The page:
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NEW YORK (TheStreet) -- Are you looking to become a better investor? Jim Cramer's new segment on his Mad Money show called "Cramer's Playbook" might be just what you're seeking. Today we look back at two recent episodes of the playbook.
These are excerpts from Cramer's 'Mad Money' Recap, originally published on Jan. 11 and Jan. 23, 2014.
Who Should Invest In Stocks?
In his weekly series entitled "Cramer's Playbook," Cramer wants to reverse the trend of failing to teach financial literacy in America. Today's lesson: Who should be investing in the stock market?
Cramer reiterated that he's a huge fan of the stock market for wealth creation, but that doesn't mean stocks are for everyone. He said there are two important prerequisites that all investors must have before they invest because it's pointless to invest in stocks without a solid financial foundation.
So what are the two "must-haves" before you invest in stocks?
Cramer said the first is paying off all your high interest debt, such as credit cards. With average interest hovering around 15%, Cramer said credit cards will gobble up your money a lot faster than the markets' ability to replace it. Having low-interest debt, such as student loans and mortgages, is OK, but your credit cards and other high-interest debt may be paid in full.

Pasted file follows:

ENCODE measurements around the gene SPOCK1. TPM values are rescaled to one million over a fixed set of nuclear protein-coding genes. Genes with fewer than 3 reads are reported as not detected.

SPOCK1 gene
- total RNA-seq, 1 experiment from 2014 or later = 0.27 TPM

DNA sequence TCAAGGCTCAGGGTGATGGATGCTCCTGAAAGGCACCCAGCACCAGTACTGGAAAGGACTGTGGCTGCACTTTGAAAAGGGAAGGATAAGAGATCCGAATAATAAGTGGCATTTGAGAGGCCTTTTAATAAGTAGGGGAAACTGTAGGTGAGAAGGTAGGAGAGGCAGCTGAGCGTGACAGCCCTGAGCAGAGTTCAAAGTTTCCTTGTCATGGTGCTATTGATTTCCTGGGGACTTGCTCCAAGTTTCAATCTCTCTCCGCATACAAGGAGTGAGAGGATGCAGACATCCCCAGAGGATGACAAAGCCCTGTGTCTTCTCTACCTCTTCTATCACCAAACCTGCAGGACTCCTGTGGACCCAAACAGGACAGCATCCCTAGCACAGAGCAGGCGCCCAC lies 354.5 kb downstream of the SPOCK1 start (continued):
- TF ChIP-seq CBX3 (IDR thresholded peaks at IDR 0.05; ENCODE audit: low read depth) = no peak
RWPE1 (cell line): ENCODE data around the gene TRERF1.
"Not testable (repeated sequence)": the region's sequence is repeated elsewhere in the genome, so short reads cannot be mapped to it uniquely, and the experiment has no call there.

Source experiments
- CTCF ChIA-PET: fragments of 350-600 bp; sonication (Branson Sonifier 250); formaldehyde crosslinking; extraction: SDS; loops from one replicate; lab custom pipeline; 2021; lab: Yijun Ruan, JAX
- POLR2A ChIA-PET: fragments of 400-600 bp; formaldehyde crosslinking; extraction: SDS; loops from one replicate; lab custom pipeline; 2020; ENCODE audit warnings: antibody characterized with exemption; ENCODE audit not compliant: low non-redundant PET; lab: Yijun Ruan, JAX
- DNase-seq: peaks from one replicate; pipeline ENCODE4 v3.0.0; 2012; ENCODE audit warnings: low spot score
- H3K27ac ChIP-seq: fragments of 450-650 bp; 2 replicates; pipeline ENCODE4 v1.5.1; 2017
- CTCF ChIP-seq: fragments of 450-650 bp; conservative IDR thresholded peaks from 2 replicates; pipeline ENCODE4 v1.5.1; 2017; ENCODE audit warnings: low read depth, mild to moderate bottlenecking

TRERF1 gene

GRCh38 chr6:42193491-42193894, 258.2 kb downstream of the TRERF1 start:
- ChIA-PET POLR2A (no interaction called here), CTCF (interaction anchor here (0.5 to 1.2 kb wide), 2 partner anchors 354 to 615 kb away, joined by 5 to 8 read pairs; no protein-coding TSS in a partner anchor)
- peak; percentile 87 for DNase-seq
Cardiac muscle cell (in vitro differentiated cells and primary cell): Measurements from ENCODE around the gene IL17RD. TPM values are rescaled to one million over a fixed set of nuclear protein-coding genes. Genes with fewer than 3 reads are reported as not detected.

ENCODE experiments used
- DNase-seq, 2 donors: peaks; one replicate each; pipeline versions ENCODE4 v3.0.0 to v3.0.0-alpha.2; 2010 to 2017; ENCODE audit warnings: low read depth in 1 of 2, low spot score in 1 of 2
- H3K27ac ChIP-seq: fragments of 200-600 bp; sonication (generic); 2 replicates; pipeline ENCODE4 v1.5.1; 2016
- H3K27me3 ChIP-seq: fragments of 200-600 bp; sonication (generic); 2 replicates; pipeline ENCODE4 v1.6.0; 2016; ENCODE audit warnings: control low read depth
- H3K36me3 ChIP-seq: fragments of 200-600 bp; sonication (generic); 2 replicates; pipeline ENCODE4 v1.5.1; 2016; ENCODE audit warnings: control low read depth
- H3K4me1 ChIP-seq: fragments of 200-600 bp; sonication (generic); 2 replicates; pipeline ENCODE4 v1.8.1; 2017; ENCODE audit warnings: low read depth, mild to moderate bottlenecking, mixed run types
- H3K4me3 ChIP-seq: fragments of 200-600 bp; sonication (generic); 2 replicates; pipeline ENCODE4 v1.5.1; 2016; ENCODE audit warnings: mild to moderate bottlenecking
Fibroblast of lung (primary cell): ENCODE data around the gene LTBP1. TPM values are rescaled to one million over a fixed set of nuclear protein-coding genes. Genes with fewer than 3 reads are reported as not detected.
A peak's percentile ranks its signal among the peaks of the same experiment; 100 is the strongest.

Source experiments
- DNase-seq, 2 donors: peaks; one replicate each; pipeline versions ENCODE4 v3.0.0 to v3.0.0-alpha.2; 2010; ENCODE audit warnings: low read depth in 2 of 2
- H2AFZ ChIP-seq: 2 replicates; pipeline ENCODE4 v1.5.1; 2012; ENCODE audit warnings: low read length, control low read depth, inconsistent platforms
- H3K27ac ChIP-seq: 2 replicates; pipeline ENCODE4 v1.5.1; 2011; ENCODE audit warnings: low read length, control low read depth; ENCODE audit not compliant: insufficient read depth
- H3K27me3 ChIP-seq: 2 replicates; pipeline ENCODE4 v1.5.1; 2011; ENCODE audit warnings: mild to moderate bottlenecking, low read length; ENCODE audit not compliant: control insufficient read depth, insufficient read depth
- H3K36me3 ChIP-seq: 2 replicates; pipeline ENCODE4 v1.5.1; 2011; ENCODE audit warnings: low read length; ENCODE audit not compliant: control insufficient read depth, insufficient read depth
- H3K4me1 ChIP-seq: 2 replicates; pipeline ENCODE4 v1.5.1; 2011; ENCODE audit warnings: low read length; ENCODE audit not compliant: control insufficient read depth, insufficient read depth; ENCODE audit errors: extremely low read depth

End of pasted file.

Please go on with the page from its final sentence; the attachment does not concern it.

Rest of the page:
Cramer's next must-have before investing in stocks: health insurance. He said that far too many people end up in financial ruin after unexpected medical bills ravage their lives. With Obamacare, there's no excuse not to have health insurance, Cramer said, and it's something everyone needs before they dive into stocks.
Should I Invest In A 401(k) Plan?
For the next installment of "Cramer's Playbook," Cramer's series that hopes to increase everyone's financial literacy, Cramer turned the focus to company-sponsored 401(k) plans, answering the question, "Should I invest in my company's 401(k) plan or put my money to work elsewhere?"
There are many advantages, and disadvantages, to 401(k) plans, Cramer explained. 401(k)s grow tax-deferred and many employers offer a match, which is free money. Using the power of compounding, if you invested $5,000 a year starting at age 30, by the time you turned 60 your $150,000 next egg would have grown to over $511,000 given just a 7% annual return, Cramer explained.
But 401(k) investment options vary widely from employer to employer and many offer high or hidden fees that over time can put a serious dent into your returns. That's why Cramer advocates investing in a 401(k) only up to the employer match and only if the investment choices are acceptable. If not, invest in a self-directed individual IRA, where you're allowed to invest $5,500 per year, Cramer said.
To watch replays of Cramer's video segments, visit the Mad Money page on CNBC.
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-- Written by Scott Rutt in Washington, D.C.